Traveling with the Atom

Allegheny College

Compiled by Glen E. Rodgers
Jennifer Sexton
 

Atomic Structure of Indium
Ferdinand Reich
German Chemist
(1799-1882)
Hieronymus Theodor Richter, Reich's assistant. 

 
Found Indium (In)
Ferdinand Reich along with Theodore Richter discovered the element Indium, which was named after its bright indigo line in its atomic spectrum. They later isolated indiumís metal. After Indium was found it was spectroscopically identified as a minor component in zinc ores. Until the year 1924, a gram or so of indium constituted the world's supply of this element in isolated form. This element is about as abundant as silver. 

 
Web Sources of Biographical Information
Elements Named for color
Element Indium
Elementymology, Places where elements were discovered

Some Web Sources on the History of Atomic Scientists:
The History of Chemistry 1992 Woodrow Wilson Summer Institute
Selected Classic Papers from the History of Chemistry
Classic Papers from the History of Chemistry (and Some Physics too)
Classic Chemistry compiled by Carmen Giunta
History of Science website by Charlesworth
Center for the History of Physics
Echo Exploring & Collecting History Online
Atom: The Incredible World: The History of Atomistics
Nobel Prize WebPage
Biographies of Famous Chemists, University of Liverpool
University of Pennsylvania Biographies
Chemistry: A History
Famous Scientists greatly who contributed to "electro" science: electricity, electromagnetism,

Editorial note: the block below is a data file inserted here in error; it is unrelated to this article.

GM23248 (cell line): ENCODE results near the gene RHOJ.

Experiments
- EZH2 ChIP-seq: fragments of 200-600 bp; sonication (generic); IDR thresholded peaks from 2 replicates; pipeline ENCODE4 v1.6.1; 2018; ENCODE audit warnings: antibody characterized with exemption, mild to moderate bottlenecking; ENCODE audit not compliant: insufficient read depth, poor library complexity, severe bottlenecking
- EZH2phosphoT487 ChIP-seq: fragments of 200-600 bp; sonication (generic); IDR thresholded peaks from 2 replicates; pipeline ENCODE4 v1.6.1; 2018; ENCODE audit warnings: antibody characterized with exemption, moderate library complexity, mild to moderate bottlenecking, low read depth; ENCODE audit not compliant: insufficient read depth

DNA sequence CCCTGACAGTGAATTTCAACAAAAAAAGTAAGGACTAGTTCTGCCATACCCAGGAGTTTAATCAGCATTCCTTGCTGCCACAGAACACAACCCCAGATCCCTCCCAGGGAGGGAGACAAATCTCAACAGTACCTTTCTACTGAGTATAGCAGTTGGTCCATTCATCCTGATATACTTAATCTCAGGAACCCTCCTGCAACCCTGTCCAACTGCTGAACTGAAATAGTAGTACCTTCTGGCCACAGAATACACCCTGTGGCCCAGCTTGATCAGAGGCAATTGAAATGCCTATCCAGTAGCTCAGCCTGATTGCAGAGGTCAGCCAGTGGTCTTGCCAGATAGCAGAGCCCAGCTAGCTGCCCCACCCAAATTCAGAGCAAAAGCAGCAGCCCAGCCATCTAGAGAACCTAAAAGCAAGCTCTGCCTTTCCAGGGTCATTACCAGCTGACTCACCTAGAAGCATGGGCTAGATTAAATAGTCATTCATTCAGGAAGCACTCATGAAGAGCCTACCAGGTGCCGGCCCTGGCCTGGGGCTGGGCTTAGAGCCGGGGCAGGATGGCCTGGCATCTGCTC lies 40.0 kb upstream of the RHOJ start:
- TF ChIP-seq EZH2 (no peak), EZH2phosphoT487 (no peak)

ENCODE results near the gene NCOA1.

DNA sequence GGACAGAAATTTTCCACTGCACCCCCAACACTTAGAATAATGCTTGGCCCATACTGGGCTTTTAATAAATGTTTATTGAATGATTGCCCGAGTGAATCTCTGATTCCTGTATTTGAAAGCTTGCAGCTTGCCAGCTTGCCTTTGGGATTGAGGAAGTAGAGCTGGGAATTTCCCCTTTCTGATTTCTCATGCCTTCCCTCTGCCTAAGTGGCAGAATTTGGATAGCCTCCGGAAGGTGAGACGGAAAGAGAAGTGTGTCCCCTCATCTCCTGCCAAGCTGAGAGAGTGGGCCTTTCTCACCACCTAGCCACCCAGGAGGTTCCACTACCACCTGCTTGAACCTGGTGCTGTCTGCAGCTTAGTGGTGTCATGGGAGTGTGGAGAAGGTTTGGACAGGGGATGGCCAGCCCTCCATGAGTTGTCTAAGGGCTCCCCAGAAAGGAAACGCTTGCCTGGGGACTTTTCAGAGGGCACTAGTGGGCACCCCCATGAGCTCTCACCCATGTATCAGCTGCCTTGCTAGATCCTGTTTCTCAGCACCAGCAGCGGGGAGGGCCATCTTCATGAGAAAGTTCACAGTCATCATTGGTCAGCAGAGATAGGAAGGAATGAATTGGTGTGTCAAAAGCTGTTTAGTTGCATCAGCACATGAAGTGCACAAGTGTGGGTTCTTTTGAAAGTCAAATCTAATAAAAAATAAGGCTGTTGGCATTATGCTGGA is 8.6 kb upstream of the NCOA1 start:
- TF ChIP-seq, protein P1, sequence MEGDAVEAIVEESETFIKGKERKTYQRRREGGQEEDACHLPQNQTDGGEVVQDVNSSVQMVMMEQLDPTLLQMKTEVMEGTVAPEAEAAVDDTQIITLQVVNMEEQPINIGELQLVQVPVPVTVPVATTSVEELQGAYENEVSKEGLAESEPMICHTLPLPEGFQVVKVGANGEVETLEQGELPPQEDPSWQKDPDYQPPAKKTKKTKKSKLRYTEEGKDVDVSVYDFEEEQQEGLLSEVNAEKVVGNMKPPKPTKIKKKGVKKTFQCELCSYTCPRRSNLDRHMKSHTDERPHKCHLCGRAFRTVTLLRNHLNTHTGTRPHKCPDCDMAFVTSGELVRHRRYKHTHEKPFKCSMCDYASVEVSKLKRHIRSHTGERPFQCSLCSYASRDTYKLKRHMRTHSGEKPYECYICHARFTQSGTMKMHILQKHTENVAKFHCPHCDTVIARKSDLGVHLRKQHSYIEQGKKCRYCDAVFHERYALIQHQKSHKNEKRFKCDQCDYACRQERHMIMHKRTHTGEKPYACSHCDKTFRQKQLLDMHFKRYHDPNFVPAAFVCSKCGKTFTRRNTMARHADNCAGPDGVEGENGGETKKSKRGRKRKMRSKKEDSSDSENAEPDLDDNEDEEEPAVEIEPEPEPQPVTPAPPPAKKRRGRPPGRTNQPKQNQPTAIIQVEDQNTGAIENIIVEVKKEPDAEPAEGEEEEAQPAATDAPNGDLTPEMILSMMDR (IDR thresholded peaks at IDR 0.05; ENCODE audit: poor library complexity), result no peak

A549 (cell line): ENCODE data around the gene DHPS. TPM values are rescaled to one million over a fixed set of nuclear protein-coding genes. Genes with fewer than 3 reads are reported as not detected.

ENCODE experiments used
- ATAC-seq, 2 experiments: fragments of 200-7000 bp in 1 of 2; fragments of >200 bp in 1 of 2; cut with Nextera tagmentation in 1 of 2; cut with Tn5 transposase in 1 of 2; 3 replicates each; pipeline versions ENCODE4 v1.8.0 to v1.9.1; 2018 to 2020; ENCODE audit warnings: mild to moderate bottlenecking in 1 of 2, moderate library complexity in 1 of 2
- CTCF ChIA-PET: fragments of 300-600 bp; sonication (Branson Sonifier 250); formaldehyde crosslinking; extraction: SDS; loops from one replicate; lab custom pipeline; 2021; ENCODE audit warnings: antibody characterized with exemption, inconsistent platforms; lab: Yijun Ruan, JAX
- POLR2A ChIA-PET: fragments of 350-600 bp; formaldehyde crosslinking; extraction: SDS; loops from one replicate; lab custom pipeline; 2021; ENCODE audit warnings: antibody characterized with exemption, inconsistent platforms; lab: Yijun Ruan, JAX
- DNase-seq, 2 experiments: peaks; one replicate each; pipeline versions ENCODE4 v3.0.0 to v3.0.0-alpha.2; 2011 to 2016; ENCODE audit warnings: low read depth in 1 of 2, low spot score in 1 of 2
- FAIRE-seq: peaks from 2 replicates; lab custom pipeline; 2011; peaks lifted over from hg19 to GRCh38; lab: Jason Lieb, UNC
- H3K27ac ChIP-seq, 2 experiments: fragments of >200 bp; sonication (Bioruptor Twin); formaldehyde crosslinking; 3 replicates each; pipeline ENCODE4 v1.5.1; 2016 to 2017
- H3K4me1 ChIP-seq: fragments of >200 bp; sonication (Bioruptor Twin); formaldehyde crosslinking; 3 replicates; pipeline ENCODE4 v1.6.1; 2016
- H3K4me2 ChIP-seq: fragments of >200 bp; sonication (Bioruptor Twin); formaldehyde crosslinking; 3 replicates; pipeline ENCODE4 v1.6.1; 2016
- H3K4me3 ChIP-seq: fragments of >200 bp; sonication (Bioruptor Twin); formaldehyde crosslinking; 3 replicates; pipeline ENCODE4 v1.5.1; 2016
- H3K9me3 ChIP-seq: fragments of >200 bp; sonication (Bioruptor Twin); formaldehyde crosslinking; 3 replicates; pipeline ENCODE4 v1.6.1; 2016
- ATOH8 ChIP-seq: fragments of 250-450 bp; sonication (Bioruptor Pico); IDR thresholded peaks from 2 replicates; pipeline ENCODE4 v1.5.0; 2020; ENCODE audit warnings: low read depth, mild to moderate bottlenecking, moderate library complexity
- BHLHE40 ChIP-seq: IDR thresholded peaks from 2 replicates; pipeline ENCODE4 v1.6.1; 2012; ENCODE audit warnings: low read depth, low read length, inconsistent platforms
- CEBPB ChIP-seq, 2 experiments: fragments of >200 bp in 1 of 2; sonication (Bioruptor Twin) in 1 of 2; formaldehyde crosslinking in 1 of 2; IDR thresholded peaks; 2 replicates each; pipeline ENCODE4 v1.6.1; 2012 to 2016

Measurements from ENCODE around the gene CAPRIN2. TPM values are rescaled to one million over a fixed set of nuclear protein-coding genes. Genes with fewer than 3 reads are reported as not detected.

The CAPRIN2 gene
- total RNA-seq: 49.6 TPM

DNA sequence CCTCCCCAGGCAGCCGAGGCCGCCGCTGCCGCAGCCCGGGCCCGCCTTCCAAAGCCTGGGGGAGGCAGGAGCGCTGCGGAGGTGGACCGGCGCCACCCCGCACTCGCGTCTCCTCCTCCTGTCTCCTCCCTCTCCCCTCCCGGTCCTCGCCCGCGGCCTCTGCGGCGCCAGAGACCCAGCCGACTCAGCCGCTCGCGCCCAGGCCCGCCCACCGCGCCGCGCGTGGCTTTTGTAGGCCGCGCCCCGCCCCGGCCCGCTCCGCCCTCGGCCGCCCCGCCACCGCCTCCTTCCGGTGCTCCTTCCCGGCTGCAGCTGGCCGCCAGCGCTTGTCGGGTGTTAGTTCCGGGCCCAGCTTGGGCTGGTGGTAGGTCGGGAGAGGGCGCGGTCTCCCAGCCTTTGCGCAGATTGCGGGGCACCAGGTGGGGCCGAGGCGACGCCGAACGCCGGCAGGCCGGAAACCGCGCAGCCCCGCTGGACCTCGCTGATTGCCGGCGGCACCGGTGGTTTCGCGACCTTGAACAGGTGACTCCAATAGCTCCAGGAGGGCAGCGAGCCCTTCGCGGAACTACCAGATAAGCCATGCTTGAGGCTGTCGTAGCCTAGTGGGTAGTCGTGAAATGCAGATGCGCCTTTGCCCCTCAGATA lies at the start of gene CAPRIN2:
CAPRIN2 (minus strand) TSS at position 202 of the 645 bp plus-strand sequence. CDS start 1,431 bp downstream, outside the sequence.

electrical technology, electronics, electrical telegraphy, radio, electrochemistry, electromedicine, etc.
Elements and Atoms: Case Studies in the Development of Chemistry


Selected Biographical Books, Sections of Books, and Articles
Full biographical information on Sacks' book Uncle Tungsten NA
Full biographical information on Asimov's Biographical Encyclopedia of Science and Technology NA
Amazon.com home page
Barnes and Noble home page


Some Scientific/Historical Traveling Sites
Description of Site #1 Address &/or Directions to Site #1
Description of Site #2 Address &/or Directions to Site #2
Description of Site #3 Address &/or Directions to Site #3
Find a Grave Website
Add or subtract sites as necessary or required.
Connect links to site descriptions if available.
Sites include birthplaces, homes, labs, museums, statues, graves.
Erase these notes afterwards.
* see following Rodgers link to scientific/historical sites for further information.
(1) Taken from The Scientific Traveler, Charles Tanford and Jacqueline, John Wiley & Sons, NY (1992).
(2) Taken from A Travel Guide to Scientific Sites of the British Isles, Charles Tanford and Jacqueline Reynolds, John Wiley & Sons, NY (1995).
(3) Taken from Guide of Eurpoean Museums with collections on History of Chemistry, compiled by Jan W. van Spronsen, Federation of European Societies, Antwerp (1996)



Links to Dr. Rodgers' Scientific/Historical Sites will be available here.


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